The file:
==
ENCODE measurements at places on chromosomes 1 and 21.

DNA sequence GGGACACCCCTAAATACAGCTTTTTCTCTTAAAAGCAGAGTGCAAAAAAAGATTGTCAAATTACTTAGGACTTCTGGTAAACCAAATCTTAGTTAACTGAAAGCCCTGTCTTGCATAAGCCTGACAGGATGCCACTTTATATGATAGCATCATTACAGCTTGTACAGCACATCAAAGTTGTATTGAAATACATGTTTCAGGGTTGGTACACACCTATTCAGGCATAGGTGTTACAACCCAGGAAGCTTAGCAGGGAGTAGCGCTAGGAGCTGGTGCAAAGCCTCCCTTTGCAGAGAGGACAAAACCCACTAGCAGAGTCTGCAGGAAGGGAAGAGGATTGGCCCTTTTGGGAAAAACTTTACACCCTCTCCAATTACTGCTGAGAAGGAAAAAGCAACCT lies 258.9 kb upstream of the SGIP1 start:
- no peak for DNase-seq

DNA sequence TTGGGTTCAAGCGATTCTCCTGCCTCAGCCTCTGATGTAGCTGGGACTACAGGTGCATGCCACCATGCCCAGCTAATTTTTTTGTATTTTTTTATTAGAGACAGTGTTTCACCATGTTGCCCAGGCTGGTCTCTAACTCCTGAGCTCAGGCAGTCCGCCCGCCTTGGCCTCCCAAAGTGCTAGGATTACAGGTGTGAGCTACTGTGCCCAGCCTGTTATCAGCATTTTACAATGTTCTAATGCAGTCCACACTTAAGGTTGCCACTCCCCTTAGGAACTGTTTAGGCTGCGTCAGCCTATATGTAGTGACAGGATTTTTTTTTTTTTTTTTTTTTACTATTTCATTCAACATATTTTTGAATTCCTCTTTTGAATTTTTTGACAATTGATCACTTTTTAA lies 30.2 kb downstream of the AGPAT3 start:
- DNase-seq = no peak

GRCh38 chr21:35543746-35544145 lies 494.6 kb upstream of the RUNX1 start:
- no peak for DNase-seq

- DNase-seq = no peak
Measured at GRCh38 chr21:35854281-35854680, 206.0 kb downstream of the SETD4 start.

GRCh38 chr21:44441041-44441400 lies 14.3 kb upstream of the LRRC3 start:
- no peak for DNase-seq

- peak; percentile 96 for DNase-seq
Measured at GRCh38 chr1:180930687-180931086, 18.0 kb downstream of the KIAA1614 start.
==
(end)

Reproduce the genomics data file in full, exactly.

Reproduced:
ENCODE measurements at places on chromosomes 1 and 21.

DNA sequence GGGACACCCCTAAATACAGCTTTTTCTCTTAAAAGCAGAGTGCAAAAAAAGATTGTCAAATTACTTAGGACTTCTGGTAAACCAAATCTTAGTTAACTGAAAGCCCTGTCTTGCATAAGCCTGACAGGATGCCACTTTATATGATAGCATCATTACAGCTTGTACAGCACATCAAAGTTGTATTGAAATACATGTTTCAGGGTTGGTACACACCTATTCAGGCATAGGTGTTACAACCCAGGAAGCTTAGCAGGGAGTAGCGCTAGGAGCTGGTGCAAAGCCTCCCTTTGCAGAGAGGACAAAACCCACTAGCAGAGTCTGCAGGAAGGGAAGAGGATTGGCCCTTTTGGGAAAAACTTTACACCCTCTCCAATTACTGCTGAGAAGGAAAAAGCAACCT lies 258.9 kb upstream of the SGIP1 start:
- no peak for DNase-seq

DNA sequence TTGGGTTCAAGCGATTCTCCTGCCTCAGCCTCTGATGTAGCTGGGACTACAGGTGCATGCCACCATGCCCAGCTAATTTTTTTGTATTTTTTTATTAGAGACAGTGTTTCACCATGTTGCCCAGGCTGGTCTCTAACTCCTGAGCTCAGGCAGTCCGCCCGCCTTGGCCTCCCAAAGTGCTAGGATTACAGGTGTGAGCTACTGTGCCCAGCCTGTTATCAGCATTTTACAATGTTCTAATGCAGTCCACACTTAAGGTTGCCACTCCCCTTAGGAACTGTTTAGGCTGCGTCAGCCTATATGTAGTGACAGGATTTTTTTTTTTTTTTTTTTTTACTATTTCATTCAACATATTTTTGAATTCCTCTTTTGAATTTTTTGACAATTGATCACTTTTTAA lies 30.2 kb downstream of the AGPAT3 start:
- DNase-seq = no peak

GRCh38 chr21:35543746-35544145 lies 494.6 kb upstream of the RUNX1 start:
- no peak for DNase-seq

- DNase-seq = no peak
Measured at GRCh38 chr21:35854281-35854680, 206.0 kb downstream of the SETD4 start.

GRCh38 chr21:44441041-44441400 lies 14.3 kb upstream of the LRRC3 start:
- no peak for DNase-seq

- peak; percentile 96 for DNase-seq
Measured at GRCh38 chr1:180930687-180931086, 18.0 kb downstream of the KIAA1614 start.